Legitimate States and Behavior


  1. Defining the Invariant
  2. Convergence and Behavior
  3. Eventual Closure
  4. Modding out Puppet Variables
  5. Eventual Behavior

1. Defining the Invariant

Let's define a predicate for the system where all colors in the ring are distinct.

predicate I := (forall i <- Nat % N : c[i-1]!=c[i]);

Since we will use I as an invariant, it must be defined with shadow or direct variables (not puppet variables).

2. Convergence and Behavior

Stabilization can be defined as both convergence and closure. That is, a system should eventually reach I and remain within I. This is generally too relaxed to be useful, but it is supported by writing the following in a .prot file:

(future & closed) (I);

We often want to specify how the protocol behaves within the invariant. The simplest case is that of silent protocols. Here we say the protocol should reach the invariant I and no actions should execute within I. This is written as:

(future & silent) (I);

When there is shadow protocol defined (using shadow action: statements in process definitions), we can enforce that it is executed within I. Puppet variables are allowed to be changed in any way, but shadow (and direct) variables must eventually change. That is, some transitions in the protocol may not change any shadow variables, which will appear as a self-loop in the shadow protocol.

(future & shadow) (I);

If no shadow protocol is defined, this statement allows any finite or infinite executions within the invariant provided that the shadow variables are not changed.

Allowing shadow self-loops within I is undesirable since they delay operation of the shadow protocol. These can be forbidden by forcing all transitions in I to correspond with transitions in the shadow protocol. Write this as:

(future & active shadow) (I);

Note that the shadow protocol must not have deadlocks.

3. Eventual Closure

Sometimes it is okay to find a protocol that stabilizes to some invariant I' which is a subset of the original invariant I. This is the method of adaptive programs as described in Adaptive Programming by Gouda and Herman. The three invariant styles above can be stated with this notion of eventual closure:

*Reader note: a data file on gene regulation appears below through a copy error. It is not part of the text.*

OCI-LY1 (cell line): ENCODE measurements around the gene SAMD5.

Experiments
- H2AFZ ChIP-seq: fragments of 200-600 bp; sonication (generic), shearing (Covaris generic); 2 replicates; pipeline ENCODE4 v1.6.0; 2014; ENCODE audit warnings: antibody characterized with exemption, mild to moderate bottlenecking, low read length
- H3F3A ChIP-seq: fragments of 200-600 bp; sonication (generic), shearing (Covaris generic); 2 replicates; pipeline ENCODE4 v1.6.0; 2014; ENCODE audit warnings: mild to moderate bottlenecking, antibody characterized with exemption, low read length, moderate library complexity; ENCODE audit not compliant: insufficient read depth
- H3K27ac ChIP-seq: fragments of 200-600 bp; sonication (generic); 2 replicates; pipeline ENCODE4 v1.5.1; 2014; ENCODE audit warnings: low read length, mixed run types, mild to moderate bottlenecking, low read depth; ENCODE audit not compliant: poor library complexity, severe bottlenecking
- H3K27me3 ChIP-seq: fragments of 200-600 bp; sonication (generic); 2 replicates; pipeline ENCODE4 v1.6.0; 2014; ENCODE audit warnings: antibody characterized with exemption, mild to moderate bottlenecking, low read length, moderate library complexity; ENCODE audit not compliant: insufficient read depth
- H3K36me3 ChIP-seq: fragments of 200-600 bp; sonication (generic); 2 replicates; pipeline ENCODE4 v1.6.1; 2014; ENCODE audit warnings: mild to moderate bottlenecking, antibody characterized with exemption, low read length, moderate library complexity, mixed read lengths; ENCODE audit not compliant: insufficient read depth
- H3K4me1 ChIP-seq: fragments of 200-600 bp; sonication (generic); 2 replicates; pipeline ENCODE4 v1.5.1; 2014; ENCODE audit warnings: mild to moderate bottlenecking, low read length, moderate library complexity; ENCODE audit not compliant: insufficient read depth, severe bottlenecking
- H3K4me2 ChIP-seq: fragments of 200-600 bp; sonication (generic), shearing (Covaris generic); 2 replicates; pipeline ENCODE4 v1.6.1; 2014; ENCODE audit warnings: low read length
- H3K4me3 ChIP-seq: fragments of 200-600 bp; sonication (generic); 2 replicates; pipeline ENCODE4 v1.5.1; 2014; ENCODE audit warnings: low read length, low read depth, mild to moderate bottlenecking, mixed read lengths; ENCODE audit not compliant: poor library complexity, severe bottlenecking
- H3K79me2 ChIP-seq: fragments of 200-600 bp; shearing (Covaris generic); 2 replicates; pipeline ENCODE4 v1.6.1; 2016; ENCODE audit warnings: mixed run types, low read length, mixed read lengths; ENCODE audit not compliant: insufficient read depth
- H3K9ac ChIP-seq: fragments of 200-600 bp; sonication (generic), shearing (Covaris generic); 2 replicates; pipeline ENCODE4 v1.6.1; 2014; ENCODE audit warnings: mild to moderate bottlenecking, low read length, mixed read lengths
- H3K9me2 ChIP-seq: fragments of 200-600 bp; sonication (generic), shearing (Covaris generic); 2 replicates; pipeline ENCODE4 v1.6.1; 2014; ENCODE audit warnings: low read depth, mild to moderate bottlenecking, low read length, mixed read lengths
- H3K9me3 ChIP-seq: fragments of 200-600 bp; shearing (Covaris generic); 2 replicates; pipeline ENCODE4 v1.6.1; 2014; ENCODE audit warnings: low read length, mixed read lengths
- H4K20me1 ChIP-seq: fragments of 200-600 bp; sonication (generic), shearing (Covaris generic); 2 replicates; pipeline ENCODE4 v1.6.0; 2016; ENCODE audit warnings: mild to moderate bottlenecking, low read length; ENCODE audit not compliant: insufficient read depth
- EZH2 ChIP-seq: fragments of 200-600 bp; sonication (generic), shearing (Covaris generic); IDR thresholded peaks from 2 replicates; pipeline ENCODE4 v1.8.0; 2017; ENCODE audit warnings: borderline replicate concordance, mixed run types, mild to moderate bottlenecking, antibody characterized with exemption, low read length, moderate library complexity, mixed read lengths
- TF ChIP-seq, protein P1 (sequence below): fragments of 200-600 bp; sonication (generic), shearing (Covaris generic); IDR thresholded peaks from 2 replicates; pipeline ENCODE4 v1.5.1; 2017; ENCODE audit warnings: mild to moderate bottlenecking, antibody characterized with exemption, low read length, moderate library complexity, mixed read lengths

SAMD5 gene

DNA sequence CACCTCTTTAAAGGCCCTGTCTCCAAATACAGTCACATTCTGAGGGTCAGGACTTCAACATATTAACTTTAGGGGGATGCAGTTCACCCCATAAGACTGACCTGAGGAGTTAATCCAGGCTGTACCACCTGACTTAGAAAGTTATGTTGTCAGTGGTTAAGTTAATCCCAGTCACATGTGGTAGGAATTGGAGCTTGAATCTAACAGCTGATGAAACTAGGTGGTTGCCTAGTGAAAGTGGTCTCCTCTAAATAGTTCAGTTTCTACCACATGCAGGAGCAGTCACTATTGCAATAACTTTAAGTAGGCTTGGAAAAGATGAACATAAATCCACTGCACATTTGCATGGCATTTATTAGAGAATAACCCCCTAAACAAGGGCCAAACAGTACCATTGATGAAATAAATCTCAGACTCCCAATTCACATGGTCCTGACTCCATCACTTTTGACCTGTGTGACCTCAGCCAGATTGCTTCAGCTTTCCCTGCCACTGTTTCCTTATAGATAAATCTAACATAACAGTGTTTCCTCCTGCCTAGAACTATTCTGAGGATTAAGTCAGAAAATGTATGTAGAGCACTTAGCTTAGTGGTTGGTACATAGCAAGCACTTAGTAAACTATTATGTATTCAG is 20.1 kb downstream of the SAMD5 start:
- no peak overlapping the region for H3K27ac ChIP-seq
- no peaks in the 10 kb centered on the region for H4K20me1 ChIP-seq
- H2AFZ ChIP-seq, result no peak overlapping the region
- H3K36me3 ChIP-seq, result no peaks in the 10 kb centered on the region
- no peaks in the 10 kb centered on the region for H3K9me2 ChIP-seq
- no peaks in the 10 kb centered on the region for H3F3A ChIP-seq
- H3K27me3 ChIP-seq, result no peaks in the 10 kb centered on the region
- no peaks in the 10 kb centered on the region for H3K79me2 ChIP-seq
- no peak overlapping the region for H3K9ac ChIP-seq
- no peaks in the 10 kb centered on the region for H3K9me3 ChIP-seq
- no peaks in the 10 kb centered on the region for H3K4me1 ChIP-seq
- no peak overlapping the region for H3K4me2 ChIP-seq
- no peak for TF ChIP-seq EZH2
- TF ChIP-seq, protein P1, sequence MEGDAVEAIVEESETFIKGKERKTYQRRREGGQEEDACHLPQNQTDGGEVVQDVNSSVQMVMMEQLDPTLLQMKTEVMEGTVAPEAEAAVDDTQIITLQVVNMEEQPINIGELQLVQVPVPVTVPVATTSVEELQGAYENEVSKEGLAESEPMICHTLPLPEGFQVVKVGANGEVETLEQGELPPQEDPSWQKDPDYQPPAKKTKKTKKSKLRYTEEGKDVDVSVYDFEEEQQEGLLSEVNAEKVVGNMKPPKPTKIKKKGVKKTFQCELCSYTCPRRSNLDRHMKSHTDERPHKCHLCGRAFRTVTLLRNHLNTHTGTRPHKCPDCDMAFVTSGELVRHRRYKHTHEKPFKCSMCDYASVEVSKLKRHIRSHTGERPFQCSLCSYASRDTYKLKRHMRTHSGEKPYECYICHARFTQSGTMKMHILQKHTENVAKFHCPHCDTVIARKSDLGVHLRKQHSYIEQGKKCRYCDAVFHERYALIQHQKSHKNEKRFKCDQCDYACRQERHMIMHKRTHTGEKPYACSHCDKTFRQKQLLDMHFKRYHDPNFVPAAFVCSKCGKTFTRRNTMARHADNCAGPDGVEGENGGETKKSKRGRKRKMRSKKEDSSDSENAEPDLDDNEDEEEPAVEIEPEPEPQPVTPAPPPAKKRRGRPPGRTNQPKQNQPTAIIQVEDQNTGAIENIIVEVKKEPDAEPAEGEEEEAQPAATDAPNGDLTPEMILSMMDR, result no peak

(future & future silent) (I);
(future & future shadow) (I);
(future & future active shadow) (I);

Note: Always use this notation or the next section's notation when using pure shadow variables (not direct variables). Shadow variables are assigned completely based on puppet (and direct) variables, so any nontrivial protocol will have transitions that leave I. Therefore I' will need to be a proper subset of I.

4. Modding out Puppet Variables

Sometimes we want to enforce that each state in I is kept within I' for at least some values of puppet variables. That is, for every valuation of shadow (or direct) variables that satisfies I, a state exists in I' with the same valuation (but some arbitrary valuation of puppet variables). In other words, we want I to equal I', ignoring differences caused by puppet variables.

Semantics follow directly from the previous section. To synthesize a protocol which is silent in some I', we would write (future & silent) (I_prime); if we knew I'. It can be difficult to determine I' manually, so we prefer to specify I and use a certain notation to say that I=I' modulo the puppet variables. This is written as:

((future & silent) % puppet) (I);

Likewise, if we want to enforce execution of the shadow protocol within I' (i.e., (future & shadow) (I_prime);), we write:

((future & shadow) % puppet) (I);

This is the general constraint we used in Synthesizing Self-stabilization through Superposition and Backtracking.

Finally, if we want to force all actions within I' to correspond with actions in the shadow protocol (i.e., (future & active shadow) (I_prime);), we write:

((future & active shadow) % puppet) (I);

5. Eventual Behavior

In some cases, forcing silence or an active shadow protocol within the entire invariant I' is too strict. Rather, we are often content to enforce these constraints on the protocol's eventual behavior. This is done by an additional statement in the specification .prot file. That is, the statements in this section are optional and are given in addition to lines such as (future & shadow) (I); or ((future & shadow) % puppet) (I);.

When the shadow protocol is silent, we often want to enforce a silent protocol overall in order to minimize network traffic. This is expressed by adding the following line:

future silent;

We use this in ./examplespec/OrientRing.prot example where the invariant is defined as (future & shadow) (I);. In this case, we desire a silent protocol, but the two alternative ways to define the invariant have deficiencies: (1) (future & silent) (I); is too strict, and (2) ((future & silent) % puppet) (I); does not force I'=I, which disables some search optimizations.

When the shadow protocol is live, we often want the synthesized protocol to execute its actions exactly (i.e., eventually, every transition of the system corresponds to a shadow action). This desire is for practicality - we want the service to respond quickly if no faults are occurring. Write this as:

future active shadow;

We could use this in ./examplespec/TokenRingSuperpos.prot where the invariant is defined as (future & shadow) (I);. Though it is not used in the example itself, we could add future active shadow; if we want every transition within the invariant to pass a token. We would do this over simply defining the invariant do be active, since the alternative ways to define the invariant have deficiencies: (1) (future & active shadow) (I); is too strict, and (2) ((future & active shadow) % puppet) (I); does not force I'=I, which disables some search optimizations.